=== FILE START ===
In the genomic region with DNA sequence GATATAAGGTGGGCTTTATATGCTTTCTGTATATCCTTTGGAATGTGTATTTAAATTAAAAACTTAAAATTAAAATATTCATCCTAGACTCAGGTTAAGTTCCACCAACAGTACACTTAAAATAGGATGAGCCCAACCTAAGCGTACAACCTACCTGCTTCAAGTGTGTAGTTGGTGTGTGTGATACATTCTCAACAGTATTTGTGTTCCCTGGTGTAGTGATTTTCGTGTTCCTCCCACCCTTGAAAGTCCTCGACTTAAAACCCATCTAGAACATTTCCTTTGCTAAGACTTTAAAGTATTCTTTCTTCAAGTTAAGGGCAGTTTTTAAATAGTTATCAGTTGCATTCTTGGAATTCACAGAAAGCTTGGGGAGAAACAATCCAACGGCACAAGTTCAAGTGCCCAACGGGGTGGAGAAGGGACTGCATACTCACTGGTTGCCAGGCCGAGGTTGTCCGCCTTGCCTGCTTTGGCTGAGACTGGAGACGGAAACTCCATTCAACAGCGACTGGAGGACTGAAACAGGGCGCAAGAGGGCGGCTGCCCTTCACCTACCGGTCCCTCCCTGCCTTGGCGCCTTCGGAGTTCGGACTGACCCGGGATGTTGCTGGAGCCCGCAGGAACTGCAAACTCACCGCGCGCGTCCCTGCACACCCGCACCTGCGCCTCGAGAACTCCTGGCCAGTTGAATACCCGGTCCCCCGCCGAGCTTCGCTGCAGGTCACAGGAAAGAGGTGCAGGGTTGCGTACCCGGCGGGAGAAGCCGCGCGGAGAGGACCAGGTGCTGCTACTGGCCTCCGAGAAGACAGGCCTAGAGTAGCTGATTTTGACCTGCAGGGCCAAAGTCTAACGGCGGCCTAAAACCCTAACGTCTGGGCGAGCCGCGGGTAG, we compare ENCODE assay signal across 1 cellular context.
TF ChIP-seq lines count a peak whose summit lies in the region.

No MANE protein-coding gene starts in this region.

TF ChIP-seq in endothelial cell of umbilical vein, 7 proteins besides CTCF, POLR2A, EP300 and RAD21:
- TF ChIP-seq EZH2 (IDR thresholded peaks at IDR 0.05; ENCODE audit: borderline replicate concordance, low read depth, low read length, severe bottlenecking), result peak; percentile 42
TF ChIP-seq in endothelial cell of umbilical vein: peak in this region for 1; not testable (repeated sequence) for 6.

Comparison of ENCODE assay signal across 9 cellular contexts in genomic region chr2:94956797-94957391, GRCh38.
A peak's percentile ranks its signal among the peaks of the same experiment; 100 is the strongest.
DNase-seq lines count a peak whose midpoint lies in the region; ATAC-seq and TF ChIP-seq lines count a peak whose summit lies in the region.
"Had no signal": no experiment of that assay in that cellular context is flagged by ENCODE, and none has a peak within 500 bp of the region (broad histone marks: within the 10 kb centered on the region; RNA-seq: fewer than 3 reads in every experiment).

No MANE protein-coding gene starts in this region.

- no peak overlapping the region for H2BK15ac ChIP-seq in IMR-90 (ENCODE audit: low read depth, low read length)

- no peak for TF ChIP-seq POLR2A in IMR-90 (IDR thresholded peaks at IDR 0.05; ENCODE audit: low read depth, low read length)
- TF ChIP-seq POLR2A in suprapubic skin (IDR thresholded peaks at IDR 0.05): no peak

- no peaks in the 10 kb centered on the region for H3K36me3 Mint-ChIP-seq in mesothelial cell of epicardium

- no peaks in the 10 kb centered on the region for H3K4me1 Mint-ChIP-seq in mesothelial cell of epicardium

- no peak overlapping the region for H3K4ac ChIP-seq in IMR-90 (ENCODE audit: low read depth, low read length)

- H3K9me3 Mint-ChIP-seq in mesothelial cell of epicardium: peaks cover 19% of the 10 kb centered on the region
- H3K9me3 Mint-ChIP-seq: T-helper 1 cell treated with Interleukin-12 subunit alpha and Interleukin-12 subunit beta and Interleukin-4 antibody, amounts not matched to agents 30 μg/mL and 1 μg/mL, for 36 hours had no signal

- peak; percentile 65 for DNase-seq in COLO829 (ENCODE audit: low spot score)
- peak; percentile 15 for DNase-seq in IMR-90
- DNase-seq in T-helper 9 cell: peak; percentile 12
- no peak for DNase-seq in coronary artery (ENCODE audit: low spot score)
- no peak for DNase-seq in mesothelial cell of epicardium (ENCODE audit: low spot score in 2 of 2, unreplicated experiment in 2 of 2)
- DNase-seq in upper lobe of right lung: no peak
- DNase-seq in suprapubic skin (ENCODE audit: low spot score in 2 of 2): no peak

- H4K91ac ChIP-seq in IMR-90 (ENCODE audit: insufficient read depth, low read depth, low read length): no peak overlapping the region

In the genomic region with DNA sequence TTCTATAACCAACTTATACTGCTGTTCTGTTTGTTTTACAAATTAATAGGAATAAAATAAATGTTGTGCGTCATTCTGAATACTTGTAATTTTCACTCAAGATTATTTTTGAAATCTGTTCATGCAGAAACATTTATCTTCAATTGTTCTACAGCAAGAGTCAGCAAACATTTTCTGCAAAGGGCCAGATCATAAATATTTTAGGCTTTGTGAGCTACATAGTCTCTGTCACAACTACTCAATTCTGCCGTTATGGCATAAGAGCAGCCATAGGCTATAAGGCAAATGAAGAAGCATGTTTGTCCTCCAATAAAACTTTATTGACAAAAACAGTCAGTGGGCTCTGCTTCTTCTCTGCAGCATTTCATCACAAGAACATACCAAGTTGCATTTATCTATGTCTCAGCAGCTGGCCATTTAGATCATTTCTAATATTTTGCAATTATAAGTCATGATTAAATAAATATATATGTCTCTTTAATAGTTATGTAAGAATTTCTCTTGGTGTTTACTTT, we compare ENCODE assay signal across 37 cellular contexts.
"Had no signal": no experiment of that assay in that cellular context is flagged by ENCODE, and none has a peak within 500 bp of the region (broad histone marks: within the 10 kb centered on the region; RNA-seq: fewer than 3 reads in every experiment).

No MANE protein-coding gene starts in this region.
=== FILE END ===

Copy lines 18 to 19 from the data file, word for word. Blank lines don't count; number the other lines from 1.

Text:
- H3K9me3 Mint-ChIP-seq in mesothelial cell of epicardium: peaks cover 19% of the 10 kb centered on the region
- H3K9me3 Mint-ChIP-seq: T-helper 1 cell treated with Interleukin-12 subunit alpha and Interleukin-12 subunit beta and Interleukin-4 antibody, amounts not matched to agents 30 μg/mL and 1 μg/mL, for 36 hours had no signal